Wednesday, June 9, 2021

Mildred Thompson and the Art of the Cosmos

Mildred Thompson 'Magnetic Fields' 1990, oil on canvas, 70.5 x 150” (triptych)
Mildred Thompson 'Magnetic Fields' 1990, oil on canvas, 70.5 x 150” (triptych)

American artist Mildred Jean Thompson (March 12, 1936 – September 1, 2003) worked in many media, including printmaking, sculpture, painting, drawing and photography, as well as a writer. Critics see the influence of German Expressionism, West African textiles, Islamic architecture, spiritualism, metaphysics music and particularly jazz as her work grew increasingly abstract and improvisational. All these things are important, but her interest in physics and astronomy also shines through in the art about music and sound, to the later work specifically about mathematics, magnetic fields, radiation, particles and planetary systems. Thompson said, “My work in the visual arts is, and always has been, a continuous search for understanding. It is an expression of purpose and reflects a personal interpretation of the universe.” 

Mildred Thompsn, String Theory Series, 1999, acrylic on vinyl, 61.5 x 46”

Finding her ability to show as a Black woman in the US was hampered by racism and sexism, she spent a decade in Germany. She had studied at Art Academy of Hamburg and returned to live and work in the Rhineland town of Düren in the 60s. By the 70s her work had become completely abstract. From 1975 to 1986 she lived in Tampa, Washington D.C, Paris, before settling in Atlanta, where she wrote for the periodical Art Papers, taught at the Atlanta College of Art and worked as an artist for the rest of her life. Thompson explained, "My work has to do with the cosmos and how it affects us," to Essence magazine in 1990.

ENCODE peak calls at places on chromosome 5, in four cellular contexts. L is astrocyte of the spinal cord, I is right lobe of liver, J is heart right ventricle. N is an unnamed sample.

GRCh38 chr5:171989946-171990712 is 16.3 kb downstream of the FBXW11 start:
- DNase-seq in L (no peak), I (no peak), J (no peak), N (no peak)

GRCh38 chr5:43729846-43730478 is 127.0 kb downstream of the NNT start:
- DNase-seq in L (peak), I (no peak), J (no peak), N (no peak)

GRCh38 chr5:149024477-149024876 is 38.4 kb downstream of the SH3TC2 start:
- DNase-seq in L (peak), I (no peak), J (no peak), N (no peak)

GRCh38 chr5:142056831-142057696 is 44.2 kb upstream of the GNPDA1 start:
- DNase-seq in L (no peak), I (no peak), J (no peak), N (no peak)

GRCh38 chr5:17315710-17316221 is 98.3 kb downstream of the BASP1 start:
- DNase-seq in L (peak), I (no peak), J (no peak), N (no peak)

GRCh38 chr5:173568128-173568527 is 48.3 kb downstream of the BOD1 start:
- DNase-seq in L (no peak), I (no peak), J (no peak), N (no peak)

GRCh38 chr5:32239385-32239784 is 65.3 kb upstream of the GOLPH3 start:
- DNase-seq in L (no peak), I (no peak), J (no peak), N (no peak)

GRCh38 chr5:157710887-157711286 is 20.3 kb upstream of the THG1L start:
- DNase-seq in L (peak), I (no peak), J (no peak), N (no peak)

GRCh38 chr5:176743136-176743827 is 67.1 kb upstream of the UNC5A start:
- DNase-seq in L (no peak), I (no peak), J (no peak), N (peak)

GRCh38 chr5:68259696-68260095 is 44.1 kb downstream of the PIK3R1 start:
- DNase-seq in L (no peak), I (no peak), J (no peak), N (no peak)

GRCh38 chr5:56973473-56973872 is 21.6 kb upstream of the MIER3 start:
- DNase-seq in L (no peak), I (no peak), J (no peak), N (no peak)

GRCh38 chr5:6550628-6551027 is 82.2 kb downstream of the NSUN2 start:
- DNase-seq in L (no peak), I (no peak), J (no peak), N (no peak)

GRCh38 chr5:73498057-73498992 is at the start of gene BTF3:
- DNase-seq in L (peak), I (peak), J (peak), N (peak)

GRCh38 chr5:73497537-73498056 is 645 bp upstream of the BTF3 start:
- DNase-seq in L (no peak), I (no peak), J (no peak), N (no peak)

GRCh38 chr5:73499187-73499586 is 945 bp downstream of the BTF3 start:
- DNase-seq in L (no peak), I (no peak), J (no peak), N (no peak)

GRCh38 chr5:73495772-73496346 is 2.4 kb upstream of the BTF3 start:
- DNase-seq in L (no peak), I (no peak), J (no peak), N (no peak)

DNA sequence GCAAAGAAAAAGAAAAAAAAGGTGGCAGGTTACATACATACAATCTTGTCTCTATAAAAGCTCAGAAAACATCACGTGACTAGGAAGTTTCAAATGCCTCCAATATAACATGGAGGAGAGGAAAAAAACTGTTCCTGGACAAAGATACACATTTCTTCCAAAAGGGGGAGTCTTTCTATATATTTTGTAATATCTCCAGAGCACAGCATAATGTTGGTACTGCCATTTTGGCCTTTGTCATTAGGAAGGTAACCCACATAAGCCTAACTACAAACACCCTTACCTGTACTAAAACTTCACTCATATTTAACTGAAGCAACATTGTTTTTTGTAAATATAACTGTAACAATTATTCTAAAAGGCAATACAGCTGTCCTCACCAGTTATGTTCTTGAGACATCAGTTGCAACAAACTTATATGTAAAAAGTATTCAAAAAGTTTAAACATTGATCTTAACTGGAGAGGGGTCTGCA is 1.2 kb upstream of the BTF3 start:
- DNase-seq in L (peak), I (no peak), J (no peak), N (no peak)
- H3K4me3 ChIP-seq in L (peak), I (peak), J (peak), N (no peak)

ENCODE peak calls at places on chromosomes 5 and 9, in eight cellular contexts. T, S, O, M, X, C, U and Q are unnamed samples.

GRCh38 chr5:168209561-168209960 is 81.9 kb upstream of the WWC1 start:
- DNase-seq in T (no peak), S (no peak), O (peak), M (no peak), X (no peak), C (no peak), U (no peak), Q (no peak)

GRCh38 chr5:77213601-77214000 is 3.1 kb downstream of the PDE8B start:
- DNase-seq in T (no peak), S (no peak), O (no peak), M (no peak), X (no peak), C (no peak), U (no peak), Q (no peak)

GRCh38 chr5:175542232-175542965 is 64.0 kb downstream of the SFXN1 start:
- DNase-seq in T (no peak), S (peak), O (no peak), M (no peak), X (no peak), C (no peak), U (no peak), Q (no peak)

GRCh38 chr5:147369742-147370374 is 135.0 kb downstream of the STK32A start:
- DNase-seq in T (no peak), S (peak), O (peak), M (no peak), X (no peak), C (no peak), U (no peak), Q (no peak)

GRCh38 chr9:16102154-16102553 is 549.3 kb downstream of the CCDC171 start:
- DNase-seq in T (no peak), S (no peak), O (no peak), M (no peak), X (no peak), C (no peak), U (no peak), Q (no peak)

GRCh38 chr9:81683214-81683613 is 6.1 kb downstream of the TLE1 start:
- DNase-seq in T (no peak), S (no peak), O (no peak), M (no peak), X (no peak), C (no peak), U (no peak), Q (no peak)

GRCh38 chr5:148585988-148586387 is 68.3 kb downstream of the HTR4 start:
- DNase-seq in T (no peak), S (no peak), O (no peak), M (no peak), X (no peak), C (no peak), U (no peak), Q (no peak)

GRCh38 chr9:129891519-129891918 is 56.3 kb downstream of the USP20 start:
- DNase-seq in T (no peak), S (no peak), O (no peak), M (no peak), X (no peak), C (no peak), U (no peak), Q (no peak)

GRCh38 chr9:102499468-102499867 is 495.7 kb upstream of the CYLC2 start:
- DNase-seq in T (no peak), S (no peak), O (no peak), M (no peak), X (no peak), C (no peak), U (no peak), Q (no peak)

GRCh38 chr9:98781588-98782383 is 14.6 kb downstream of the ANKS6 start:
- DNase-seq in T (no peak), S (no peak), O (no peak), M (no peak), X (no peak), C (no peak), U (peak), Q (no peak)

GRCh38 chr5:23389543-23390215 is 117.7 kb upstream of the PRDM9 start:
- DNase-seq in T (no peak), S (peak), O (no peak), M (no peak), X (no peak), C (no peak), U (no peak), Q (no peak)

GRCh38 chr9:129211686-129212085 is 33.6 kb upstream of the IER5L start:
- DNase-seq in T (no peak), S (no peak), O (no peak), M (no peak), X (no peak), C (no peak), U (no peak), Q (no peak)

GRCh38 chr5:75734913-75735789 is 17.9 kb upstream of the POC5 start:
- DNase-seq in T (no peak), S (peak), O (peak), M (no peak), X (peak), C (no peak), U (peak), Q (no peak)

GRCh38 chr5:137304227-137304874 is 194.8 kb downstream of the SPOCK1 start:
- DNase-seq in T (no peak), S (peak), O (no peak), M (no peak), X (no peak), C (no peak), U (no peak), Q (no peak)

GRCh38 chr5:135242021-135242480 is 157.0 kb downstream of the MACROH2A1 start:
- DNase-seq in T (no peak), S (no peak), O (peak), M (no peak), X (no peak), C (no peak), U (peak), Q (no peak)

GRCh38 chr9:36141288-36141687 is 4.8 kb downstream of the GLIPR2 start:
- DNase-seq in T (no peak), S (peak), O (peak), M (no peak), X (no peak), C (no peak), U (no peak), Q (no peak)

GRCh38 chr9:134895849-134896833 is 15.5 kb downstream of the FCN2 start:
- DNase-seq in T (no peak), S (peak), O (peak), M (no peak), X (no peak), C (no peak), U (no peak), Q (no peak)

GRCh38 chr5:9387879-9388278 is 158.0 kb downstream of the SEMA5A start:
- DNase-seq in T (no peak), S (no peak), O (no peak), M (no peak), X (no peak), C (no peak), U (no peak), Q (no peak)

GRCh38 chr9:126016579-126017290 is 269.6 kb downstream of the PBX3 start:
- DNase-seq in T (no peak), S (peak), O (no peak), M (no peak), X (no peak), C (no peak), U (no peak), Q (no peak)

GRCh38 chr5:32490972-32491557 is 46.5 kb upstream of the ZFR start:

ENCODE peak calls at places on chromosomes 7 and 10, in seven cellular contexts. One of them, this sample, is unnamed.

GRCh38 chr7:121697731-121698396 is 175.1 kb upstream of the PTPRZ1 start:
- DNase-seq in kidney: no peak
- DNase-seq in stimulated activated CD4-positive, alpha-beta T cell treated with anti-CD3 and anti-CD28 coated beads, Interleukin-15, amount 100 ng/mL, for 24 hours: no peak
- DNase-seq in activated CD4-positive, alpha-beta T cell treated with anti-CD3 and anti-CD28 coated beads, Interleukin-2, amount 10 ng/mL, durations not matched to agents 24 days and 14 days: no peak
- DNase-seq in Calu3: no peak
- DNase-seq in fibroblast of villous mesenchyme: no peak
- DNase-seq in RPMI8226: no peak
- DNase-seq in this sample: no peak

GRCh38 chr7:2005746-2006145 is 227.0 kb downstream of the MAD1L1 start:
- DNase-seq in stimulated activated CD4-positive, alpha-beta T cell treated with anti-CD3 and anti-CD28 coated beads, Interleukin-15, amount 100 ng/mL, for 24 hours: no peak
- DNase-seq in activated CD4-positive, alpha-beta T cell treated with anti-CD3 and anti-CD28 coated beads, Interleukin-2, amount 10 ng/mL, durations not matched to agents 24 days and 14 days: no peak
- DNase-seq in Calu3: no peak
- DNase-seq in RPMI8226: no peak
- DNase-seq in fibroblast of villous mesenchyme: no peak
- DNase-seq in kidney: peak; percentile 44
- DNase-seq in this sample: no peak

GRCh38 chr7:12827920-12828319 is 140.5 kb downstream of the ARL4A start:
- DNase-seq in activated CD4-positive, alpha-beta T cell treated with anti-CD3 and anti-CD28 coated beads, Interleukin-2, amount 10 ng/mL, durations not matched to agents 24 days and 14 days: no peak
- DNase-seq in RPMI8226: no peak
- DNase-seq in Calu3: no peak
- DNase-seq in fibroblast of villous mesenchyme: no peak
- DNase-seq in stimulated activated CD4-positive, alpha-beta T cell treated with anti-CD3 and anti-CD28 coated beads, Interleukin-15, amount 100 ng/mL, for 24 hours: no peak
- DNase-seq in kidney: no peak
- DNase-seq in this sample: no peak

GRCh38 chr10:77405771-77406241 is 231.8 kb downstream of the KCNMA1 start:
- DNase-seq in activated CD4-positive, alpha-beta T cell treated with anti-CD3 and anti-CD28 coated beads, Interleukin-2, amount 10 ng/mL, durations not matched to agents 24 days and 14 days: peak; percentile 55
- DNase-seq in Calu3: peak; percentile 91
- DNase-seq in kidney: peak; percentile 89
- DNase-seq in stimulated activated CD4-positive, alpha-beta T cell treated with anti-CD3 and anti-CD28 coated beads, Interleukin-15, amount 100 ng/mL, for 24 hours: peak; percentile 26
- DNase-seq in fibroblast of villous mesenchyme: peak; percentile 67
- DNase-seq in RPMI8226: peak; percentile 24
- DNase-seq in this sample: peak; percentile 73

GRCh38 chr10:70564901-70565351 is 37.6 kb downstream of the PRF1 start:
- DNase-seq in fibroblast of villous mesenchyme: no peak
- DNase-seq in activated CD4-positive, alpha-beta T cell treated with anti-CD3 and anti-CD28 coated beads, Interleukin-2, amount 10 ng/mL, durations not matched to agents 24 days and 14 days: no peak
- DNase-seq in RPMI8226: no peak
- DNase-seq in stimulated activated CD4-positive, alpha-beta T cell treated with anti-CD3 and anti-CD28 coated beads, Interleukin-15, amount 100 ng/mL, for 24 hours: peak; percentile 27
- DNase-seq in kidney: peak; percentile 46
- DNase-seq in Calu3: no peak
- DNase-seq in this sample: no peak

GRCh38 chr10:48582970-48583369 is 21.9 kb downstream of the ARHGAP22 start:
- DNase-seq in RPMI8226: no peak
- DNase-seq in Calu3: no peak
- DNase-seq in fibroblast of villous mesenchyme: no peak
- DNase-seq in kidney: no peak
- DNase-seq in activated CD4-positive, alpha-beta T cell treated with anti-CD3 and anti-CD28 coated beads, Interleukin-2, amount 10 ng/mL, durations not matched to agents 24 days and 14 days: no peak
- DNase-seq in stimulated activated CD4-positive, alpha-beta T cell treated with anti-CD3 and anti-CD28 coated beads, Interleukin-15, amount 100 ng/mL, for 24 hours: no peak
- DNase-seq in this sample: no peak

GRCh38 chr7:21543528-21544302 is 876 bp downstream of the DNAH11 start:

Mildred Thompson, Helio Centric III, 1993, intaglio vitreograph, 40" x 30" each
(image size 30" x 24")


For me the Helios Centric series evokes the swirling chaos of the nascent solar system, as masses spun in a disc around our sun, colliding and aggregating over time into a string of planets and smaller bodies. She did not make literal interpretations of sound, forces, space or any underlying physics of the universe but expressed these concepts imagination, emotion, colour and rhythm. There's a great deal of joy to be found in her work. She explored the universe from the smallest scales of her Wave Function, Radiation and String Theory series to the astronamical scale of our solar system and beyond and what she saw and expressed was quite beautiful.

Mildred Thompson
Radiation Explorations 8, 1994
Oil on canvas
87.5 x 110.1 inches (222.3 x 279.7 cm) overall

Wave Function III, 1993, intaglio vitreograph, 30" x 22.5" (image size 20" x 16")

References & Further Info

Deanna Sirlin, Melissa Messina and the Mildred Thompson Legacy Project, interview on The Arts Section

Mildred Thompson, on 

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